GeekDad Goes to Taiwan: The Trunki

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Image: Jonathan LiuImage: Jonathan Liu

Image: Jonathan Liu

We’ve done a lot of traveling with our kids and we’re always looking for ways to make it easier, especially on long trips. My recent trip to Taiwan involved a layover in Los Angeles and another in Tokyo, not to mention time spent in the airport in Denver and then going through customs in Taipei. (And since Tokyo-to-Taipei is an international flight, that’s a long connection as well.) For my five-year-old, that’s a lot of walking and standing in lines, but she’s a little big for a stroller and I didn’t really want to deal with one anyway. Fortunately, I found this sweet kids’ suitcase called the Trunki.
It’s a pretty simple idea, really—a suitcase that kids can ride—but the execution is pretty brilliant. The Trunki has four wheels for stability, a strap that can be used either as a shoulder strap or for towing, and two “horns” that serve as handholds. The sides of the suitcase are also sloped inwards and the top is concave to make it easier for small legs to straddle it. It’s made out of pretty lightweight plastic and the latches are on the front and back (rather than in the middle), which makes it look cute but doesn’t shut it as tightly if you overstuff it. I wouldn’t recommend checking it and it’s designed as a carry-on, but I did find it was a little hard to get it fully under the airplane seats if they had the power transformers underneath them. The wheels are plastic, so they’re probably not great for asphalt and sidewalks, but on the slick floors of most airports they do just fine. (And since they don’t swivel, it’s easier to maneuver the Trunki on slick floors rather than carpet.)

The interior is pretty simple as well. The newer versions have elastic straps (“teddy bear seatbelts” according to the website) on one half of the suitcase, a small fabric pouch, and two tiny “secret hiding spaces” tucked into the extra space near the wheels. It was the perfect size for my daughter’s blanket, pillow, and a few books and toys–enough to keep her busy on the trip, but not too heavy for her to manage.

image: Jonathan Liuimage: Jonathan Liu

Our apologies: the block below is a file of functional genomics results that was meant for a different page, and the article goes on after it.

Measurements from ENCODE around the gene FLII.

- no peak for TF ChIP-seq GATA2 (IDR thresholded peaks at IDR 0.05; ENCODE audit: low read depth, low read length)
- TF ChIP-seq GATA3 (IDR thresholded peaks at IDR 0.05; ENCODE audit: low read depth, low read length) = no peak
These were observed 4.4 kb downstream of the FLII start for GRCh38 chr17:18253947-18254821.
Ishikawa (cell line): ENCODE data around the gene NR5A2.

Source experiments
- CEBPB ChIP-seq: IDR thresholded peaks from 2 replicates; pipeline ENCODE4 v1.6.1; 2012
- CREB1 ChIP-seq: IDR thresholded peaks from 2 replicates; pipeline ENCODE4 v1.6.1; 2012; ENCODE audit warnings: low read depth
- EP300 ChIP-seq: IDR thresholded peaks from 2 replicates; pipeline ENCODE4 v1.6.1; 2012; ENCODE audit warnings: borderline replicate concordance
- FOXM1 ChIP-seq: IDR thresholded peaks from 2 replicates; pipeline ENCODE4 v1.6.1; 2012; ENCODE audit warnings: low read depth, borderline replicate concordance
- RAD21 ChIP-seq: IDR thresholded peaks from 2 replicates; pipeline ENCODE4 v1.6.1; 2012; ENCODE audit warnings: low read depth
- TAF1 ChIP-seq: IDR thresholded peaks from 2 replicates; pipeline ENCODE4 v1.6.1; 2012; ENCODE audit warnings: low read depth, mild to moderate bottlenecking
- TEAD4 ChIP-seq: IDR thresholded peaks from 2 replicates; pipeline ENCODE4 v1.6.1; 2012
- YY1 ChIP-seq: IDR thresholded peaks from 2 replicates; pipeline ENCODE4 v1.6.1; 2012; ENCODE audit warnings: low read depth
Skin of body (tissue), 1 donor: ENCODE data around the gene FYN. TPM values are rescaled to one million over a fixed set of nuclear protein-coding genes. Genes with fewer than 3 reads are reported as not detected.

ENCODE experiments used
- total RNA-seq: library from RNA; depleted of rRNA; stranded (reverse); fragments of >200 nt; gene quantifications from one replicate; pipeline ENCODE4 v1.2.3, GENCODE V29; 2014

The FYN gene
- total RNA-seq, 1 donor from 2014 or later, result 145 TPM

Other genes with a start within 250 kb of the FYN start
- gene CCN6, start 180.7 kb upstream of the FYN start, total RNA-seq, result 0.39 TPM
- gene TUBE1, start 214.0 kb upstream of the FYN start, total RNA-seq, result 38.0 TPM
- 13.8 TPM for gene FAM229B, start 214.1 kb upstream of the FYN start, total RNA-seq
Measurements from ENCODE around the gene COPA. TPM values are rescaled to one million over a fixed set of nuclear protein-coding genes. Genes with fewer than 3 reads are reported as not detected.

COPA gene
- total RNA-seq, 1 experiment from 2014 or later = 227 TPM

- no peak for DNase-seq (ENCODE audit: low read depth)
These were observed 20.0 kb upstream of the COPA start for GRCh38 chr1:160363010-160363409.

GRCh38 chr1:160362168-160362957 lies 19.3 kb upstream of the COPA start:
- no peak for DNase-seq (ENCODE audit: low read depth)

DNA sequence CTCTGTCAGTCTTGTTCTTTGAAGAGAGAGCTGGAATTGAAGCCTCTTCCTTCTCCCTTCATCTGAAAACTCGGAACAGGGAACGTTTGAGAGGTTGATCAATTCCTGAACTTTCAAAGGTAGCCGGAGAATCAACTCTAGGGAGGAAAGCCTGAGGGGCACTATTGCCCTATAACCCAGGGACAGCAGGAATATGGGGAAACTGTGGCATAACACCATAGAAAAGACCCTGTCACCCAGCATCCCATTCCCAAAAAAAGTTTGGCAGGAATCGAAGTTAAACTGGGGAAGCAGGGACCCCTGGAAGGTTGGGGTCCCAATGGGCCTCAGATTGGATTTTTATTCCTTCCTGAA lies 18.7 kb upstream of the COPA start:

image: Jonathan Liu

Now, the website has videos and photos of really cute kids riding on the suitcases, but the real benefit comes when your kid looks like this. When my geeklet got too tired to walk, or had to stand in long lines at the airport, she could just have a seat and either wheel herself forward or I could pull her along. I think if we had a big sign with the URL on it we probably could have sold a bunch, because everywhere we went we got double-takes and comments.

My five-year-old is a little tall for her age and her legs were a wee bit long; by the time we make another international trip she’ll probably be too big for it and we’ll pass it down to the two-year-old. I also found that the strap was a good length for me to pull the Trunki but when she used the strap to tow it she became a tripping hazard (being short and having the suitcase a couple feet behind her). We tried to get her to hold onto the center of the strap instead and that was a little better for our fellow travelers.

The suitcase is pricey at $50 (plus an extra ten if you want the adorable black-and-white cow print) so if you don’t travel a lot I’m not sure if you’d get your money’s worth, but on this trip to Taiwan at least I feel like it was a pretty good deal. My daughter loved it and it was a handy way to keep track of her stuff throughout the trip.

Wired: a suitcase your kid can ride—fun, clever, useful! Bonus: adds to the cuteness of your geeklings.

Tired: not cheap; harder to maneuver on carpet; weird shape for carry-on stowage under seat.

Visit the Trunki website.

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